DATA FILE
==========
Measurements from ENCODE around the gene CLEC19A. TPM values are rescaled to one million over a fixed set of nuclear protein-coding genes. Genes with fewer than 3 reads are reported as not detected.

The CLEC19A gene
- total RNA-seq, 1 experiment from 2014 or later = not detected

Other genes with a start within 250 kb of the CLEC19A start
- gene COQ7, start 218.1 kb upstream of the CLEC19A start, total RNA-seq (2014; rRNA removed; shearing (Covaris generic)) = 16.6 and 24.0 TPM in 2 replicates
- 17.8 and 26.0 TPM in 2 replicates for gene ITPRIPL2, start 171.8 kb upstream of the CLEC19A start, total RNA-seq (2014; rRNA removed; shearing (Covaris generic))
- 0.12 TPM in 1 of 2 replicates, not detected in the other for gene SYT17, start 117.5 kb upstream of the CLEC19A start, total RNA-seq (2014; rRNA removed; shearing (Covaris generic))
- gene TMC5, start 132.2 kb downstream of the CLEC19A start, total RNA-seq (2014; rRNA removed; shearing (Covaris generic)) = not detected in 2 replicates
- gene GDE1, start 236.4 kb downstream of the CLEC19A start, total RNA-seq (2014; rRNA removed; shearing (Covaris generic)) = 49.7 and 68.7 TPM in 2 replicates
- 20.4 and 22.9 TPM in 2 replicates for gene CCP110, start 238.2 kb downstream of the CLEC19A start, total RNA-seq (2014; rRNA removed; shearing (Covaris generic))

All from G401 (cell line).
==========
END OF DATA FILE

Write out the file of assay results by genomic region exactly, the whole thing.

Measurements from ENCODE around the gene CLEC19A. TPM values are rescaled to one million over a fixed set of nuclear protein-coding genes. Genes with fewer than 3 reads are reported as not detected.

The CLEC19A gene
- total RNA-seq, 1 experiment from 2014 or later = not detected

Other genes with a start within 250 kb of the CLEC19A start
- gene COQ7, start 218.1 kb upstream of the CLEC19A start, total RNA-seq (2014; rRNA removed; shearing (Covaris generic)) = 16.6 and 24.0 TPM in 2 replicates
- 17.8 and 26.0 TPM in 2 replicates for gene ITPRIPL2, start 171.8 kb upstream of the CLEC19A start, total RNA-seq (2014; rRNA removed; shearing (Covaris generic))
- 0.12 TPM in 1 of 2 replicates, not detected in the other for gene SYT17, start 117.5 kb upstream of the CLEC19A start, total RNA-seq (2014; rRNA removed; shearing (Covaris generic))
- gene TMC5, start 132.2 kb downstream of the CLEC19A start, total RNA-seq (2014; rRNA removed; shearing (Covaris generic)) = not detected in 2 replicates
- gene GDE1, start 236.4 kb downstream of the CLEC19A start, total RNA-seq (2014; rRNA removed; shearing (Covaris generic)) = 49.7 and 68.7 TPM in 2 replicates
- 20.4 and 22.9 TPM in 2 replicates for gene CCP110, start 238.2 kb downstream of the CLEC19A start, total RNA-seq (2014; rRNA removed; shearing (Covaris generic))

All from G401 (cell line).